Iceland and US composers among Berlin Phil commissions

The DG-backed Icelandic composer Anna Thorvaldsdottir and the American Andrew Norman head the list of livinf composers whose work woll be played by the Berlin Philharmonic in the coming season, announced today.

 

The orchestra will also stage a weekend of music by the Berlin-based British composer Rebecca Saunders.

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  • The German orchestral circuit seems to get to the stage that it begins to realise that it has to open-up to non-German new music because the homegrown variety now only offers Klangkunst, fruit of half a century of careful moral cultivation, and Klangkunst works much better in a specialist environment, performed by specialist players for a specialist audience, who during the same half century cultivated the idea that the future as imagined in the fifties of the 20th century always remains the future, forever.

    The difficulty for non-German new music remains, how to maintain itself in competition with the regular repertoire – in case this will still be performed in a postcorona culture.

    Anyway, it is a sign of life, as contrasted with so much local creative invention:

    http://www.youtube.com/watch?v=jwlCD2y2tBA

    https://www.youtube.com/watch?v=RjHSDXqgJ70

      • It’s different with opera. Why, I don’t know. Maybe because with new opera, it is the spectacle rather than the music which asks for attention. In orchestral performances, the music is laid naked and bare and there is nothing to look at.

      • Very interesting. Your work is very valuable. I wonder if the stylistic character of the premiered works was also pluralistic.

        • Hi William! I’ve only delved into the US vs Europe bits so far, but there are clear transatlantic differences on choices of subject matter (US: race, lgbt+; Europe: migration, relationships, …), on popularity of source (US: from life; Europe: from book, film, play).

          Other aspects: relative sizes of available auditoria; willingness to commission foreign language works (which speaks volumes over the relationship of audience to artform).

          There’s more info in there. I’m trying to find the time to dig around some more

    • Rebecca Saunders’ music is emphatically postwar modernist. She is British and has lived (or lived?) in Germany for a very long time, and has long been strongly supported there.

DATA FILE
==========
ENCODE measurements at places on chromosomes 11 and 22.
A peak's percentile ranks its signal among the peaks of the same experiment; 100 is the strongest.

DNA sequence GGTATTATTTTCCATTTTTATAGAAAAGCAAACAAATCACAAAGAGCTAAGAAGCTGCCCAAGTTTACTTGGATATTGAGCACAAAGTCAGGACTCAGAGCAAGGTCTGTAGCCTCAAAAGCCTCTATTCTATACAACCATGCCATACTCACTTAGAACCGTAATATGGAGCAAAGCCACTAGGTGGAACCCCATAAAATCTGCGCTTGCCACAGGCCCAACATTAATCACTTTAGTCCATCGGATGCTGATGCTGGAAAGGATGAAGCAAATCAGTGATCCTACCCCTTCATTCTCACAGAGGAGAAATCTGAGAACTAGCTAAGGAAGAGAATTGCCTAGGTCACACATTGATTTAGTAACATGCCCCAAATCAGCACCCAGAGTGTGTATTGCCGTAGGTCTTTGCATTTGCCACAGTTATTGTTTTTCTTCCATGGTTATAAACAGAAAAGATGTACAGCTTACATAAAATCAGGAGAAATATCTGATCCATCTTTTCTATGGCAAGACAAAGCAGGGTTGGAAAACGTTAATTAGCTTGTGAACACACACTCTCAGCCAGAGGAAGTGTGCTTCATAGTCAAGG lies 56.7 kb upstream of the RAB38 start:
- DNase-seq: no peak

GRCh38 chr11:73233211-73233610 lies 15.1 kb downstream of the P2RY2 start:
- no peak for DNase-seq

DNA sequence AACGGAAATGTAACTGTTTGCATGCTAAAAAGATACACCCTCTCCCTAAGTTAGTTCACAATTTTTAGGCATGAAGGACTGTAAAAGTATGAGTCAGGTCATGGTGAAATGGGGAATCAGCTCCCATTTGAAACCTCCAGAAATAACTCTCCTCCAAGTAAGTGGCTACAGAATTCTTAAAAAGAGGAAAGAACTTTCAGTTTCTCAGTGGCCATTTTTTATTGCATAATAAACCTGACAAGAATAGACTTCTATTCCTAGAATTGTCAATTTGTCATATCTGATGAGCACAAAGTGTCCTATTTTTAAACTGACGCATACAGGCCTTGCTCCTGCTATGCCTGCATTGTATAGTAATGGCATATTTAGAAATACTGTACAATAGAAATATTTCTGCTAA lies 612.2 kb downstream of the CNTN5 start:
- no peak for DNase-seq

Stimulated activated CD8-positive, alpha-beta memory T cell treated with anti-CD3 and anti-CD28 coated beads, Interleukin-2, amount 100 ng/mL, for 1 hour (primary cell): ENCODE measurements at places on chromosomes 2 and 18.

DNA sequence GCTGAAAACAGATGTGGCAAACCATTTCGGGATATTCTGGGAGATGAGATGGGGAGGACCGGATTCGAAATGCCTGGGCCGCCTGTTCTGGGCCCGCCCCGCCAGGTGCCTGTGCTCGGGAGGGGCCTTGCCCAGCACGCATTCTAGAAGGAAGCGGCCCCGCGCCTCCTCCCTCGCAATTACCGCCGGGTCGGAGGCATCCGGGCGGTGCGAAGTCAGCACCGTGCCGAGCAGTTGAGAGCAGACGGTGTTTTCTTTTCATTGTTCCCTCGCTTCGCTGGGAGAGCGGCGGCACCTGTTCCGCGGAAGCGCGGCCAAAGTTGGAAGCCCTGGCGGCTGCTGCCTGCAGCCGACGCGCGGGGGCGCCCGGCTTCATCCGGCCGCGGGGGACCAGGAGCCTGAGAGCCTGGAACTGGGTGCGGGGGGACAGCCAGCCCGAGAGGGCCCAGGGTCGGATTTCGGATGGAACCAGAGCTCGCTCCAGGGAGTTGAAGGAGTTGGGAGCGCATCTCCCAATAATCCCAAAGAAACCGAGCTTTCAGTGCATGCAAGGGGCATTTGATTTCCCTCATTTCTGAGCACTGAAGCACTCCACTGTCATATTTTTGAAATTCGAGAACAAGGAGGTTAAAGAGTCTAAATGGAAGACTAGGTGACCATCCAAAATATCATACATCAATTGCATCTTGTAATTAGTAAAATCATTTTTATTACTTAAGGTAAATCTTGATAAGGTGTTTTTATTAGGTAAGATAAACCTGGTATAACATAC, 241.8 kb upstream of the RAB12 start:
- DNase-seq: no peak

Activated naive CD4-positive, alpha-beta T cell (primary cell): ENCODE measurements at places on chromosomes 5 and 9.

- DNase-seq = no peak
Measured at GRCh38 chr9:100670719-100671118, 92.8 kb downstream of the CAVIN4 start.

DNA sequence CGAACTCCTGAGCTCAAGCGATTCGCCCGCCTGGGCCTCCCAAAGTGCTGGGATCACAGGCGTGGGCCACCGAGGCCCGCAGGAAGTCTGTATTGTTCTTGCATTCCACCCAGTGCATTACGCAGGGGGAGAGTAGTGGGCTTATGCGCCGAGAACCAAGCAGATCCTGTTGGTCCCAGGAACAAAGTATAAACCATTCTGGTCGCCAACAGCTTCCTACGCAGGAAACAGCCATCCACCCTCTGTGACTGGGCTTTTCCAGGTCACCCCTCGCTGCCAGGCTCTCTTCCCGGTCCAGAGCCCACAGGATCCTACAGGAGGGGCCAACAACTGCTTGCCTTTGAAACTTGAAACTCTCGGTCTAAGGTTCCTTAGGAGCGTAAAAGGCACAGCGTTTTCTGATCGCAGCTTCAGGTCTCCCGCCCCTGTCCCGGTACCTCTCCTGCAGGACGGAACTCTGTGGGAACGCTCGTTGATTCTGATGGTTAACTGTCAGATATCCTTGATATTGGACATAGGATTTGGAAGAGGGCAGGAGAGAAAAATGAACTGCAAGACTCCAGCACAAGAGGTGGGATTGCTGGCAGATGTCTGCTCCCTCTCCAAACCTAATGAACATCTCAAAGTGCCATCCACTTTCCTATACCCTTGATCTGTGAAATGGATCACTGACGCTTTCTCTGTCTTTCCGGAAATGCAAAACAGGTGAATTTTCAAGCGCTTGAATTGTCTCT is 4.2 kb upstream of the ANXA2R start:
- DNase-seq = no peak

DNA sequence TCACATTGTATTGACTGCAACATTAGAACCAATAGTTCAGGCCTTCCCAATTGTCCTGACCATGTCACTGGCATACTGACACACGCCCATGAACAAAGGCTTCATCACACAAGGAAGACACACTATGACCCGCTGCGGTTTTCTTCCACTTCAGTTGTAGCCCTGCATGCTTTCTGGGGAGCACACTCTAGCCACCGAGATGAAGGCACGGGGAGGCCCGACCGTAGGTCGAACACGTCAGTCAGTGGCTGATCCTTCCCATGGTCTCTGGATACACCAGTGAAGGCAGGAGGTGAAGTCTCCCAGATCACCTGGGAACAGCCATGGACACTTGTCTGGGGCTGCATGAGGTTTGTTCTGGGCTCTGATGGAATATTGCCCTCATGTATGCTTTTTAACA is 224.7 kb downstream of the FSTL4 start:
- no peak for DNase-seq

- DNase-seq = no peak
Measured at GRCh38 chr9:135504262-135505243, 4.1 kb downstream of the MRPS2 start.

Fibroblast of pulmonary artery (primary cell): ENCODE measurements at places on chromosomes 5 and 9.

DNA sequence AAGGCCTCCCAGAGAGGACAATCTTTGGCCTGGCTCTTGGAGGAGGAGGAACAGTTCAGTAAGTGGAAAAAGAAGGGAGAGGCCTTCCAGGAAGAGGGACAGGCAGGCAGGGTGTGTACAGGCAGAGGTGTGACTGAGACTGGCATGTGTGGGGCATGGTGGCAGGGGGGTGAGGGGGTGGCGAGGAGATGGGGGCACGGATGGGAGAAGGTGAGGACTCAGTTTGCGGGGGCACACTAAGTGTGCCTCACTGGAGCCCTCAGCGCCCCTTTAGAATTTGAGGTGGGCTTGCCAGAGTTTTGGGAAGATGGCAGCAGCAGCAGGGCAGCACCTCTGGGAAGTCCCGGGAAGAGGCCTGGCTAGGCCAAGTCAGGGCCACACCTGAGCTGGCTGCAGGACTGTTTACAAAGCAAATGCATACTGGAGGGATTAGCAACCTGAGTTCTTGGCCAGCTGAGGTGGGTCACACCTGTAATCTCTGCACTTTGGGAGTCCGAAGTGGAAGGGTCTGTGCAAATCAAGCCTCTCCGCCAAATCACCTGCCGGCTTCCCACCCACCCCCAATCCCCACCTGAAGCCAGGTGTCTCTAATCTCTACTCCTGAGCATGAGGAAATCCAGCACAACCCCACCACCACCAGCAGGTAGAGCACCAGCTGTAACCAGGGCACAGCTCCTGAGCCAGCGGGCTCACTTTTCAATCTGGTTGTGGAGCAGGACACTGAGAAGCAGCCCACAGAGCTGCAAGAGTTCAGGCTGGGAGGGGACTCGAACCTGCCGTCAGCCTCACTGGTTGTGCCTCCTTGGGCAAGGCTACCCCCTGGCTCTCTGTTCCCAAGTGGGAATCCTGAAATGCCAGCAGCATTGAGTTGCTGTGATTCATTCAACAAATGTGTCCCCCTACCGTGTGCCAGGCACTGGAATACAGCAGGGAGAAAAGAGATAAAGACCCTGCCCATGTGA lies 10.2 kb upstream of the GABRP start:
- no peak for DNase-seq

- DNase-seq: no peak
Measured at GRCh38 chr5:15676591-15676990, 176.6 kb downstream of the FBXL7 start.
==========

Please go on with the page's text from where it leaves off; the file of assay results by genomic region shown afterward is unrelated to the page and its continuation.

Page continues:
• The reason for her relocation and the support she found in Germany, is clear:

        https://www.youtube.com/watch?v=EITDUJ–pj8

        For Germans, Klangkunst is the farthest removed from what Hitler liked, and it is filled to the brim with neurotic, morbid self-destruction, which can easily be experienced as guilty hand-wringing, so it perfectly answers two postwar needs: symbolism of adapting to the Western, modern world of Progress, and admission of terrible, evil Guilt for which grave atonement torture has to be continued forever. Klangkunst liberates Germans from historic guilt.

        And since the classical tradition has been safely locked-up in the glass boxes of history, even including Evil Wagner, it can be safely enjoyed as historical artifacts without too much worry about the destruction of once of the greatest musical traditions Germany has contributed to the world of culture.

    • There are so many American composers out there besides Norman that the Berlin Philharmonic, or any European orchestra, should look into, ranging from well-known composers such as Jennifer Higdon, Jeffrey Mumford, Arlene Sierra, Melinda Wagner, Michael Abels, Derek Bermel and Augusta Read Thomas, to up-and-coming voices like Quinn Mason and Jessie Montgomery, to near unknown composers such as Jesse Ayers, Gary Powell Nash and Avrohom Leichtling.

      American and European conductors should go further than Gershwin, Ives, Copland, Barber, Bernstein and the Three Johns (Adams, Corigliano and Williams). There are too many excellent composers from the past and present that deserve wider exposure in Europe.

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